# Differences Choose any three whole numbers, find the differences between them all, and find the product of the differences.

For example, if your three whole numbers are $7$, $4$ and $12$, the differences are:

$12 - 7 = 5$
$12 - 4 = 8$
$7 - 4 = 3$

The product of the differences is $3\times 5\times 8 = 120$

Try a few examples.

What do you notice?
Can you explain what you've noticed?

Now choose any four whole numbers, find the differences between them all, and find the product of the differences.

For example, if your four whole numbers are $7$, $4$, $12$ and $6$, the differences are:

$7-4 = 3$
$12-7 = 5$
$7-6 = 1$
$12-4 = 8$
$6-4 = 2$
$12-6 = 6$

The product of the differences is $3\times 5\times 1\times 8\times 2\times 6 = 1440$

Try a few examples.

What do you notice?
Can you explain what you've noticed?

### If we think of the three

If we think of the three numbers as A, B and C. There are 4 different option as to whether the gaps of the 3 number are odd or even.

We could have A - B even then B - C odd or even, which is 2 options.
Then we could have A - B odd and B - C even or odd. That's another two.

As we know that even-even=even, even-odd=odd and odd-odd=even...

For our first combination AB-even BC-odd which would mean AC would be odd, and an even times an odd times an odd is even, therefore for combination 1 the answer would always be even.

For combination 2 AB-even BC-even which would make AC also even, and an even times an even times an even is always even, therefore for combination 2, the answer would also always be even.

For combination 3 we had AB-odd BC-odd which would make AC even, and an odd times an odd times an even is an even, therefore for combination 3, the answer would always be even.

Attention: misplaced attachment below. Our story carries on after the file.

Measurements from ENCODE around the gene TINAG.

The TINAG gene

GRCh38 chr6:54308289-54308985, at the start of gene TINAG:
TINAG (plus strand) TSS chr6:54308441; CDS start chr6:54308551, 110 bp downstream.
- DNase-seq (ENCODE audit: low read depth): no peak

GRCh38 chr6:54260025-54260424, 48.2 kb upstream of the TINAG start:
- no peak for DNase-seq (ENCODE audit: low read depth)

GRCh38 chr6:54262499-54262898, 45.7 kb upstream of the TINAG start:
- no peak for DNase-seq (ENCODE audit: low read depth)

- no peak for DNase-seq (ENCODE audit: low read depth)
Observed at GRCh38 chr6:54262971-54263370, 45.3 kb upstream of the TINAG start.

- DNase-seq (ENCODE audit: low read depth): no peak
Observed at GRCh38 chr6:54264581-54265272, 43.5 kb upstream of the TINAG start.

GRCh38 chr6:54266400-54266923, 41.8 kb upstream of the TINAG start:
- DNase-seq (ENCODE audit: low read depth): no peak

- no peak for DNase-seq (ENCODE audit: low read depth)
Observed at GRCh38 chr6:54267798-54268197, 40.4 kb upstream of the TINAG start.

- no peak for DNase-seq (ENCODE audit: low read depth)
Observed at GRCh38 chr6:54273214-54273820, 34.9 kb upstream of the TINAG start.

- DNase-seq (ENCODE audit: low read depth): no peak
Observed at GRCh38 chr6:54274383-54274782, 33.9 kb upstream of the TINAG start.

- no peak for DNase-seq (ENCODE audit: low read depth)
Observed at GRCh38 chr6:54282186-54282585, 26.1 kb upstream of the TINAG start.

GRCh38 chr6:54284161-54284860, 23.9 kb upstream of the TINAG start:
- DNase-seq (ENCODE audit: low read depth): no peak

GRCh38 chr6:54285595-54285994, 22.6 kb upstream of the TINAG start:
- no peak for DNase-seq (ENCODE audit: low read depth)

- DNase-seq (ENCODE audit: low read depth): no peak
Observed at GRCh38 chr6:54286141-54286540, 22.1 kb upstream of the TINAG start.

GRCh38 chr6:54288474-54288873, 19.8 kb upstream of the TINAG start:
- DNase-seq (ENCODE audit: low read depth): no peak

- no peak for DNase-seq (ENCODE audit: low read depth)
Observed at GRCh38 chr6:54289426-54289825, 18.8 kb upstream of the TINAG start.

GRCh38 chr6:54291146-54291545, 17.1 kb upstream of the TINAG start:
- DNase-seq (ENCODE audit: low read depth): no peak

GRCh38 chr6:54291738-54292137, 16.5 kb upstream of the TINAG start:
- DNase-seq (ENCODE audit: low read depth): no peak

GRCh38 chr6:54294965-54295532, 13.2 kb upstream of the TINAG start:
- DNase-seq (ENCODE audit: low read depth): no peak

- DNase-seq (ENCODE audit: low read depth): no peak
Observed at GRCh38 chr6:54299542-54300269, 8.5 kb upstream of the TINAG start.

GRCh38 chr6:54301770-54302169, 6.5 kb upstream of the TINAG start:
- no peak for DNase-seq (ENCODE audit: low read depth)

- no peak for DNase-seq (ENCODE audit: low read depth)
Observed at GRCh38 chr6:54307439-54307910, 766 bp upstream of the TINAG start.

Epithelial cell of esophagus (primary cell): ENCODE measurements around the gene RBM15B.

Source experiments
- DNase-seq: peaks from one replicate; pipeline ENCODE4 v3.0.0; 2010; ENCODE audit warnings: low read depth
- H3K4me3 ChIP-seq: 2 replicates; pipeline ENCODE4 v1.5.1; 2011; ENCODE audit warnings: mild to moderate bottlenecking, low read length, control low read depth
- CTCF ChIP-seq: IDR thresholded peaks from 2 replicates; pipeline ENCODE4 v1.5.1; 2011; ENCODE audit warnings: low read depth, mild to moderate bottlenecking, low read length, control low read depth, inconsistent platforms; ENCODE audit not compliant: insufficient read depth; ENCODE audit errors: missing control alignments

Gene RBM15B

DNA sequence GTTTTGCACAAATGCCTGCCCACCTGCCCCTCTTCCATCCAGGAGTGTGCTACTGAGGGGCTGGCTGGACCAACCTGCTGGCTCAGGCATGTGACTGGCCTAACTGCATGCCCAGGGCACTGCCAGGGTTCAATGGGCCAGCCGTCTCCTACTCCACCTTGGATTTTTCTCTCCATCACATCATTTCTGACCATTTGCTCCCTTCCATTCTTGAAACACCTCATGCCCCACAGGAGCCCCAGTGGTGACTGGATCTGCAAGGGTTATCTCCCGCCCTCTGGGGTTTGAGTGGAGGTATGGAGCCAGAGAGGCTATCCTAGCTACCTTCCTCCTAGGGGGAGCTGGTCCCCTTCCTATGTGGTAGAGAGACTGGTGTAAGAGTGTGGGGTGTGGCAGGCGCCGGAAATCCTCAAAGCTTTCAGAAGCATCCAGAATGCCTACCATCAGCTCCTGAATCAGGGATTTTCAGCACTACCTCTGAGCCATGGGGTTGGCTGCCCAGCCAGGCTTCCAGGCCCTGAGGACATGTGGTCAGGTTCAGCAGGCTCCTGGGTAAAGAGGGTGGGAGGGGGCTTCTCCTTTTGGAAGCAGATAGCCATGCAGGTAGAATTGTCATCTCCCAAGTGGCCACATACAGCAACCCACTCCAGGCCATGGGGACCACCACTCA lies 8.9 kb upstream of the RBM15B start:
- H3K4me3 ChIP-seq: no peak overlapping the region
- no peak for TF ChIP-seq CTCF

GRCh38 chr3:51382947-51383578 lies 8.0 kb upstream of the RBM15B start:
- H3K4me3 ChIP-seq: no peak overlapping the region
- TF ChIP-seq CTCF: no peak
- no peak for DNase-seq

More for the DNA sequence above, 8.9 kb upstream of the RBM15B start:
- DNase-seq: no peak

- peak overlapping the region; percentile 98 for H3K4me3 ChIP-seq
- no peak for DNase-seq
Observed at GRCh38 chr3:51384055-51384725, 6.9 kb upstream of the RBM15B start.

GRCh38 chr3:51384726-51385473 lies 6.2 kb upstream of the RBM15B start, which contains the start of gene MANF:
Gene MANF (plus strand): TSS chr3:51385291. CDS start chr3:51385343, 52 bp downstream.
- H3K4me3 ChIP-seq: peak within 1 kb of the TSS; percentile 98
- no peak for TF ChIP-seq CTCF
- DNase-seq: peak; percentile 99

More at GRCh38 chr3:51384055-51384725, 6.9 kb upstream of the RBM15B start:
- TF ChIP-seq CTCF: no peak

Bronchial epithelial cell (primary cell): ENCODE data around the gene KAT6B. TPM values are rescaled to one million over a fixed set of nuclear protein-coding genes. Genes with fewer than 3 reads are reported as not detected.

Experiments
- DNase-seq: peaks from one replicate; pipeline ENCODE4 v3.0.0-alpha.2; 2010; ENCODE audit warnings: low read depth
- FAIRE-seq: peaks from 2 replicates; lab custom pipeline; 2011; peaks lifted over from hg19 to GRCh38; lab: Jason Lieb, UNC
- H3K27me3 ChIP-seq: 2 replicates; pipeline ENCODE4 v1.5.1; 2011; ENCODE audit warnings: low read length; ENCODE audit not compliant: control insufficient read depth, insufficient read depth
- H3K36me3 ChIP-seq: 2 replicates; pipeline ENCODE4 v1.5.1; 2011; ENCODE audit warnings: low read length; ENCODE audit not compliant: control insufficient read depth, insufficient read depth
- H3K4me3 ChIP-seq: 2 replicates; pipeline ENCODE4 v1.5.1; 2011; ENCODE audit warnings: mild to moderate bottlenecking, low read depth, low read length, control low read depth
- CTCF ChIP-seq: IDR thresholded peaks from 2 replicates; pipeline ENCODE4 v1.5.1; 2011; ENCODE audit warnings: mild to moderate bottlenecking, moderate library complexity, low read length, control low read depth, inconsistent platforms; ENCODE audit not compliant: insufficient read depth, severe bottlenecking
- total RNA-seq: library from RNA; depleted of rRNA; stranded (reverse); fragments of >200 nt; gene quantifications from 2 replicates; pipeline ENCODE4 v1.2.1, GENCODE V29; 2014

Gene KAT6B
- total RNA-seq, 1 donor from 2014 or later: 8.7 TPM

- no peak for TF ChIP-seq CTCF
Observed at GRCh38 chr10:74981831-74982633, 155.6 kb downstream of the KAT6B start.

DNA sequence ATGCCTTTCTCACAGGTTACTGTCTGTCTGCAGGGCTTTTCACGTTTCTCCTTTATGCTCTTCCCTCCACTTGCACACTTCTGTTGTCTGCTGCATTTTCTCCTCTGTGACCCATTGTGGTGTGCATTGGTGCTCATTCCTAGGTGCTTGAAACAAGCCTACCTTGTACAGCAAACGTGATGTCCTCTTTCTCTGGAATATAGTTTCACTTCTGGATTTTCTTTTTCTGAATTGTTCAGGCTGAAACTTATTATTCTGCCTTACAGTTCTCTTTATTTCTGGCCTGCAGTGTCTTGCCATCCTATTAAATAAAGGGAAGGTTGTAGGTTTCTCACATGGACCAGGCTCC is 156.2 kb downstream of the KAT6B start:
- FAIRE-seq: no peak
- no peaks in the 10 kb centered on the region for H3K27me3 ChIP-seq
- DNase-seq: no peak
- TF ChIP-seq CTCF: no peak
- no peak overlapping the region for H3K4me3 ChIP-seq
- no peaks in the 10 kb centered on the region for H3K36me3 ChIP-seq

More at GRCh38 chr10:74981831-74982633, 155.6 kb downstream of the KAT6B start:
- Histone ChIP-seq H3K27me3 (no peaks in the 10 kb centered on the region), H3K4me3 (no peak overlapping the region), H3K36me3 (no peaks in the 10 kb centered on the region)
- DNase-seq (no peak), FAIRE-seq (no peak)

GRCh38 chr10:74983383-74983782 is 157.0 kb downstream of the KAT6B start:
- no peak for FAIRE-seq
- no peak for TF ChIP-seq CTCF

For combination 4 we had AB-odd BC-even which would make AC be odd, and an odd times an odd times an even make an even therefore for combination 4 the answer would always be even.

C1-EVEN
C2-EVEN
C3-EVEN
C4-EVEN

Therefore for any three whole numbers the product of their differences will ALWAYS be even.

### If we think of the three

Can you now say what happens when we consider the product of the differences of four numbers?

### If we think of the 4 numbers

If we think of the 4 numbers as A, B, C, D.

There will always be an even number in the differences therefore the answer will always be even. I'll show you how-
Let's call (B - A) 'W'
Let's call (C - B) 'H'
And let's call (C - A) 'U'

All the possible options of W and H being odd or even are:
1) W-ODD H-EVEN
2) W-ODD H-ODD
3) W-EVEN H-EVEN
4) W-EVEN H-ODD

The only possible option here without an even difference already is option 2, and for option 2 'U' would be even (due to the fact that C and A will either both be even or both be odd).

Therefore without even taking the fourth number into consideration, we can tell that the product of all the differences is always even. (because we only need one even in the differences, as anything times an even is even!)

Using this information we can now determine that for any given sequence of numbers above 2, the product of their differences will always be even!! :-)

### Four

The product of the first three number differences is even therefore the product of the differences of four+ numbers wil also be even, because anything times an even will always be even. So no matter how many numbers there are (over 3) the product of the differences will always be even.

### Four

Is the product of the differences of four numbers a multiple of any other numbers?

### Five

To work this out we have to work out the minimum number of even differences there can be:
If the minimum is 2 then the product of the differences has to be a multiple of 4,
if the minimum is 3 then the product of the differences has to be a multiple of 8,
if the minimum is 4 then the product of the differences has to be a multiple of 16,...

What I did to work this out was:
I made the gaps between the five numbers all odd. (In a sequence a, b, c, d, e. a-b=odd, b-c=odd, etc.)
This then...

... caused a-c, b-d and c-e to be even (odd+odd=even)
a-e would also be even (odd+odd+odd+odd=even)
This would also make a-d odd and b-e odd.

Therefore the minimum number of even numbers in the differences would be 4.

So for a sequence of 5 numbers the product of all their differences would be at least a multiple of 16.

### Five

Do you get the same result if the gaps between the five numbers are not all odd?

Is the product of the differences of five numbers a multiple of any other numbers?